Drove north, and on the advice of a very knowledgeable and chatty “highway worker”, decided to visit the Henbury Meteorite craters. It was wonderful that this guy, who works on maintaining the rest stops between Uluru and Alice Springs (!), took such an interest in his surroundings, and was happy to share his knowledge. I have uploaded various photos of the information boards about the meteorite impact. You can see the results from the photos of the craters; these were formed by bits of meteorite, each the size of a 200 litre fuel drum. It is hard to comprehend the energy transference, but I understand multiple atomic bomb equivalents. [Interestingly, the huge Gosses Bluff crater I visited with Peter was formed by a gas/water comet, and was orders of magnitude more powerful on impact.]
As I walked into the crater, I stopped to ask three young French travellers had they enjoyed the walk etc. I knew they had left the carpark about 15 minutes previous, and after completing the walk 45 minutes later, realized they had almost certainly missed seeing the craters! Anyway, I asked them where they were going – as you do – and they said King’s Canyon. When asked what route, they said the road they had just turned off. Now, this is the Ernest Giles track/road and clearly marked 4WD vehicles only – it is a seriously rough road – and they were in a 2WD campervan. I impressed on them they should go the “long way round” on the bitumen. Scary!
I dropped into Stuarts Well Rodhouse where I had an early lunch of steak and pepper “Aussie” pie – excellent – and two Cooper IPAs. I scrounged the use of a mobile – bloody Telstra did not provide a service only Optus (I foresee a rave in some future post on the parlous state of mobile networking in Australia.) – in order to book a campsite in Alice Springs. The mobile owner also kindly allowed me to tether off his phone so I could catch up with email. Nice of him, considering his truck was broken down, and he was trying to drop off a guy at Alice Springs airport, who was clearly going to miss his flight. In the scheme of things, trvial you might think, unless you had been working on a drilling rig in the middle of the desert for the past three weeks.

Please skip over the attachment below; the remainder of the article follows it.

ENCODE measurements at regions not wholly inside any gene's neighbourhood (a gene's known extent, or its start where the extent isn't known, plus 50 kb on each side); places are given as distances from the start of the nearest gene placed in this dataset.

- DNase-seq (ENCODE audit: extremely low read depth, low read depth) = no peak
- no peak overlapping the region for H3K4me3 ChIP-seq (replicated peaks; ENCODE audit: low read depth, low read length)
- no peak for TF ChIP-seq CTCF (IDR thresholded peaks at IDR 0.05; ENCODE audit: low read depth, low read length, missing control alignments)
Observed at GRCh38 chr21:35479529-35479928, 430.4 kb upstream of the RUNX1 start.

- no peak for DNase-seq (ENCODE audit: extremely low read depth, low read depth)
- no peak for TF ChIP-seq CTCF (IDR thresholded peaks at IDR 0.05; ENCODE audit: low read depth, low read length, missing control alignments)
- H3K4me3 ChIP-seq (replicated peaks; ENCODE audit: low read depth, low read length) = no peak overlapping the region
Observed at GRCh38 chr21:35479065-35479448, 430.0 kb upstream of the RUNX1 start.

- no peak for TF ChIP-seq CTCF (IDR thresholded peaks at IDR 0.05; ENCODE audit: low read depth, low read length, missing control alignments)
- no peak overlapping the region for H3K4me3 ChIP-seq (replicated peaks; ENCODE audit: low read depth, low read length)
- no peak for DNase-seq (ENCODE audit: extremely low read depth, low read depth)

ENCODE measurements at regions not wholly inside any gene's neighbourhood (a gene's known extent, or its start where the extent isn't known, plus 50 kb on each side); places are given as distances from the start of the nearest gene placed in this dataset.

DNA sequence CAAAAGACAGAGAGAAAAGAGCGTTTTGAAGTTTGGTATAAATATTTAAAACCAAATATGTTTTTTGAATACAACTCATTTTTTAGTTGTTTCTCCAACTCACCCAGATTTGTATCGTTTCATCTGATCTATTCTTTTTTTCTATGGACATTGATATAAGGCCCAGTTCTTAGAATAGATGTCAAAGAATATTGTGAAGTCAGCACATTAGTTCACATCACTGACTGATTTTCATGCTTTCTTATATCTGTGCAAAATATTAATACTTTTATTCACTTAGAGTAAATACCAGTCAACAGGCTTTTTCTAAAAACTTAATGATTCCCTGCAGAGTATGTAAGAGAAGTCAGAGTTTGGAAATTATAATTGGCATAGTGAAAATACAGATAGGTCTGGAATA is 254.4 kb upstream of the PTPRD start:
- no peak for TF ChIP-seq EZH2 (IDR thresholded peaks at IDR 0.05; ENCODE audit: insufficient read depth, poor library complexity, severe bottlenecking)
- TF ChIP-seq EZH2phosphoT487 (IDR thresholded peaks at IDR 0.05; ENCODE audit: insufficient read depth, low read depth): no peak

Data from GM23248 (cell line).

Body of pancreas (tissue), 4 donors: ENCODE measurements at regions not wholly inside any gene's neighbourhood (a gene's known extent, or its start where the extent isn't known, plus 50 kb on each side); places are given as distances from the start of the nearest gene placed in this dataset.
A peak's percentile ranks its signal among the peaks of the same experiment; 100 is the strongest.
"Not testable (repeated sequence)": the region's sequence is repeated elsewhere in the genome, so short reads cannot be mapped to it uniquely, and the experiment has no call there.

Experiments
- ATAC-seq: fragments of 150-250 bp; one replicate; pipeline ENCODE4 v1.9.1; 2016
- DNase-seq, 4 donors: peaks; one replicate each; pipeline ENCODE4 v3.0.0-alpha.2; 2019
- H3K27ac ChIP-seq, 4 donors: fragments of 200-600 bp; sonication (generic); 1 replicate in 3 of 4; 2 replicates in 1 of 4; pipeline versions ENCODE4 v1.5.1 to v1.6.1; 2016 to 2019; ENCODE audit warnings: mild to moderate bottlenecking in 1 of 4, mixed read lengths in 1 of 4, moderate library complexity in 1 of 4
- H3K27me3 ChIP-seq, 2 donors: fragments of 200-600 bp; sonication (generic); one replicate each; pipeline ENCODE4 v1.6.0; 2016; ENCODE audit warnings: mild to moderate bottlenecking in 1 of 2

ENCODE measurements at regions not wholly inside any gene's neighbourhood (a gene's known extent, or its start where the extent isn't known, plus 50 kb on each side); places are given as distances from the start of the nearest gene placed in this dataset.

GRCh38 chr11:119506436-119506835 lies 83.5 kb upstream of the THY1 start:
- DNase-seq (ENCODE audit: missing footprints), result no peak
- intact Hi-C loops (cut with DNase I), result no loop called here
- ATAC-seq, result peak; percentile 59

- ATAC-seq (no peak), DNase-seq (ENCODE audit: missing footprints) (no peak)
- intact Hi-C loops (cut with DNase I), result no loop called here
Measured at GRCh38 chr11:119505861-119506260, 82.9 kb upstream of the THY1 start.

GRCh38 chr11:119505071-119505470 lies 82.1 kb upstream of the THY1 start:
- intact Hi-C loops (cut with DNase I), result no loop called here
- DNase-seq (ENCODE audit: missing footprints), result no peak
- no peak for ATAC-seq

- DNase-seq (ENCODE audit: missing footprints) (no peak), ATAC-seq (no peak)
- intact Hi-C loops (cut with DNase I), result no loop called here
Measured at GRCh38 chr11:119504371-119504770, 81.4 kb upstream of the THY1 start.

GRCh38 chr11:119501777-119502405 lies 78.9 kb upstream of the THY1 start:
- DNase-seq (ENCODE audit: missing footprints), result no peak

I had decided to stay at Rainbow Valley, and approached the 25kms road to the valley with some trepidation. I had been told it was very corrugated, and so it turned out Almost 25kms of bone-juddering corrugations that challenged the car, trailer and driver. Some jar lids rattled loose, a hinge of the fridge sprung, and some of my fillings dropped out.
I was expecting some kind of green place – don’t know why – and what an incredible surprise. Rainbow Valley was dominated by these spiky multi-coloured large crags, and these perched on the edge of a huge white claypan. Absoultely stunning – again thanks to Di and Mick Floyd for the recommendation. Did a super walk to the cliffs – and the Mushroom Rock – and back along the claypan.
Then spent a very pleasant evening in front of an open fire, courtesy of Greg (not sure?) and Jasmine from Canberra – a lovely young couple.
Have I mentioned the Milky Way? I might even photograph is at some point – be prepared Robert Harper!
[So, this is my third post typed today, and three is about my limit.]
Great stories, amazing country, wonderful photos.
Wow! Hope you do post some Milky Way photos, i’m sure that it would be spectacular there. Rainbow valley looks stunning, looking forward to seeing more photos.